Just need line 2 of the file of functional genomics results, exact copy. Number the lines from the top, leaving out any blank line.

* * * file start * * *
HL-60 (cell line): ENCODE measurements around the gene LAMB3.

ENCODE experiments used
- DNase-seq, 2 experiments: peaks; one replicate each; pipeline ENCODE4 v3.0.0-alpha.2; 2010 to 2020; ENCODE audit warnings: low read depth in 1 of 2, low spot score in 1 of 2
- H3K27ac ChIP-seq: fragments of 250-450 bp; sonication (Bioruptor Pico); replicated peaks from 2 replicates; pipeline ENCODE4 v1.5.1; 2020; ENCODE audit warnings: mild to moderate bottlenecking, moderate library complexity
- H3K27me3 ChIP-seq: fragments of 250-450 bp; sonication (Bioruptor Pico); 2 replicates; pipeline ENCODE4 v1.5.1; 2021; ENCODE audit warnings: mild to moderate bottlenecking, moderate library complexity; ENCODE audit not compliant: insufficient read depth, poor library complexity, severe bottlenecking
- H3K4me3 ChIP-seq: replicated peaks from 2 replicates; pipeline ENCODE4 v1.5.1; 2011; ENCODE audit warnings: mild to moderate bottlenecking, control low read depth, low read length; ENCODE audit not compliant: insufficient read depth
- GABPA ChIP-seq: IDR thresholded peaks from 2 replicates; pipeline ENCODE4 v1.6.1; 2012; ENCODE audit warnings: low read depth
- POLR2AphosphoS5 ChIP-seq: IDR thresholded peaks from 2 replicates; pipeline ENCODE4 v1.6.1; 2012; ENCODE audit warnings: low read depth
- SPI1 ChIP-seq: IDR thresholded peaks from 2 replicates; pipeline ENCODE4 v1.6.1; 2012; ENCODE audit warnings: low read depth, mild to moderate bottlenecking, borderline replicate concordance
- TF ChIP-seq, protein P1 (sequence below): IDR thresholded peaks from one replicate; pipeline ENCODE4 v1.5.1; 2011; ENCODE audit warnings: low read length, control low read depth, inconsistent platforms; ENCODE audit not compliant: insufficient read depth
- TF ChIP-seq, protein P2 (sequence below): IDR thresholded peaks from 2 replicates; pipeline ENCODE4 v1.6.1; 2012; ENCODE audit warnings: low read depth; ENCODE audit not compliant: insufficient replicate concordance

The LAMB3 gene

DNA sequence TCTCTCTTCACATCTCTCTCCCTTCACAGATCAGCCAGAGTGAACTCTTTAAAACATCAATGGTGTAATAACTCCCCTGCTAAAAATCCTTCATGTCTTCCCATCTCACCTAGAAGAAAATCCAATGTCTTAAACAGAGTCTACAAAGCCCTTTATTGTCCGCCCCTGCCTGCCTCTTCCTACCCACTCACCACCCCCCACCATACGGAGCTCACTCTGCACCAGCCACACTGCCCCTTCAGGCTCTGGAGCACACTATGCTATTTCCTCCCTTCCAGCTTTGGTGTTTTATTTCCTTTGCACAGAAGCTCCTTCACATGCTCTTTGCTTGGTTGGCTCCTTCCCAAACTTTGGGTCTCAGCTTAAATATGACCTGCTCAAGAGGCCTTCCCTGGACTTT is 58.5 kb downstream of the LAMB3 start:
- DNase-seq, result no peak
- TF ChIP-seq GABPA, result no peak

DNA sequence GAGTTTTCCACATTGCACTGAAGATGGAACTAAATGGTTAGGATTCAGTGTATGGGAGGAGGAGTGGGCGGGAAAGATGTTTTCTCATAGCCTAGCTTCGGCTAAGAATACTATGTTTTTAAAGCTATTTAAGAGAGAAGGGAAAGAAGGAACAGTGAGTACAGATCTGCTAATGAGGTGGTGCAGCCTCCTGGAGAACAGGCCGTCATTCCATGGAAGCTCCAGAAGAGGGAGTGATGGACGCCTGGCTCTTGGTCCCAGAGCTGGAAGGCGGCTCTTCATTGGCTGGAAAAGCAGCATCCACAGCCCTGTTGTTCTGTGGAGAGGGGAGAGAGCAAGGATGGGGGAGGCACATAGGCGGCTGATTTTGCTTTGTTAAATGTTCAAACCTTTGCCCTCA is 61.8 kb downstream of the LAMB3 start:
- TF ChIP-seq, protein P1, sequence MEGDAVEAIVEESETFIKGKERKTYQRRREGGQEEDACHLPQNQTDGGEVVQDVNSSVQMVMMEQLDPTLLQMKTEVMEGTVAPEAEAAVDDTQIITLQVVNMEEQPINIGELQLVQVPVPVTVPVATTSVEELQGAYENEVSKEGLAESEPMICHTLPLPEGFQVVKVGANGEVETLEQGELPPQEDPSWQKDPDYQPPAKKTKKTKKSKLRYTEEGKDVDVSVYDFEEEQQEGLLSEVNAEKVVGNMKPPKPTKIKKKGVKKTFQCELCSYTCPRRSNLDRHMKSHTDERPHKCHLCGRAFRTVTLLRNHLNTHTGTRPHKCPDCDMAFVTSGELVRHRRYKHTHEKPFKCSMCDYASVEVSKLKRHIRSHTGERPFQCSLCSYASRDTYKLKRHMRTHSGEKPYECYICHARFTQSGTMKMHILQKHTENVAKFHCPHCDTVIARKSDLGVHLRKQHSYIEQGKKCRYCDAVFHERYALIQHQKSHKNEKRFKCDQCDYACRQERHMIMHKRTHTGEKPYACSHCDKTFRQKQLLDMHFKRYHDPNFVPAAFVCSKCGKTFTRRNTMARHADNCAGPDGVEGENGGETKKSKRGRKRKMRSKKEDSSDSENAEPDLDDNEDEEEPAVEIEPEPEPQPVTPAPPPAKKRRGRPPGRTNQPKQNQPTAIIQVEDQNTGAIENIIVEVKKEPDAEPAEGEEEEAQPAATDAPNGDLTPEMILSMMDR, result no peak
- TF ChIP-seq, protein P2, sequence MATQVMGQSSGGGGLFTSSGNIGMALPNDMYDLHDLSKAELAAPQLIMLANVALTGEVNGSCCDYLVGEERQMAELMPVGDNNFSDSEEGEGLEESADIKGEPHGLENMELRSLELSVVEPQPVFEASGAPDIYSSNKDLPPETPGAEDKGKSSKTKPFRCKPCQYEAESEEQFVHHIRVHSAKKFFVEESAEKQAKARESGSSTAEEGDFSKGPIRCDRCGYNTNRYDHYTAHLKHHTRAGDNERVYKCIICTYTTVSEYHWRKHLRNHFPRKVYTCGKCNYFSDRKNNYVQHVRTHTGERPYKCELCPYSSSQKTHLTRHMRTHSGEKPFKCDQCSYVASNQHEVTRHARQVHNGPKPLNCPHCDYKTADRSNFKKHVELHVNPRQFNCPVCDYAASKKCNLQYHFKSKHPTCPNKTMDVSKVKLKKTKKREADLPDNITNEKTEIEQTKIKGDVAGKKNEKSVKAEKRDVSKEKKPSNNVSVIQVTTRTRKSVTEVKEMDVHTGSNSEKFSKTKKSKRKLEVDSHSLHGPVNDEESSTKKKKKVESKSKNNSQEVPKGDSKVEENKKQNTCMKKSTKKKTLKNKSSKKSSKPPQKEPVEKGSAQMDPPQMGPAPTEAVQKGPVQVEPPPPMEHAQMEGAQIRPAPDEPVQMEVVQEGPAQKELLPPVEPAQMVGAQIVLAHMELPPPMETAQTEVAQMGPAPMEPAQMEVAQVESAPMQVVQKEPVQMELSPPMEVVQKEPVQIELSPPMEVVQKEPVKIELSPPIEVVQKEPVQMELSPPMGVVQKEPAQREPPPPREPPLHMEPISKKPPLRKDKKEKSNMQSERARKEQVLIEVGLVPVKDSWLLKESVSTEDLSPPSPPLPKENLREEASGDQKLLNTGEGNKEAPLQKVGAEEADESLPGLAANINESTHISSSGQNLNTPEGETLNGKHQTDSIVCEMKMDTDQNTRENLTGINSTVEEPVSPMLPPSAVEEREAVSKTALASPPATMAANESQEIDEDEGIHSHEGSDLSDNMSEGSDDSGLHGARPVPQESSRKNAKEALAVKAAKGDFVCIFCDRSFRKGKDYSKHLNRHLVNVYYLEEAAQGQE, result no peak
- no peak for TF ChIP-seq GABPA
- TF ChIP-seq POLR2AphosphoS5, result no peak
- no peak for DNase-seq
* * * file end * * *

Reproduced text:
ENCODE experiments used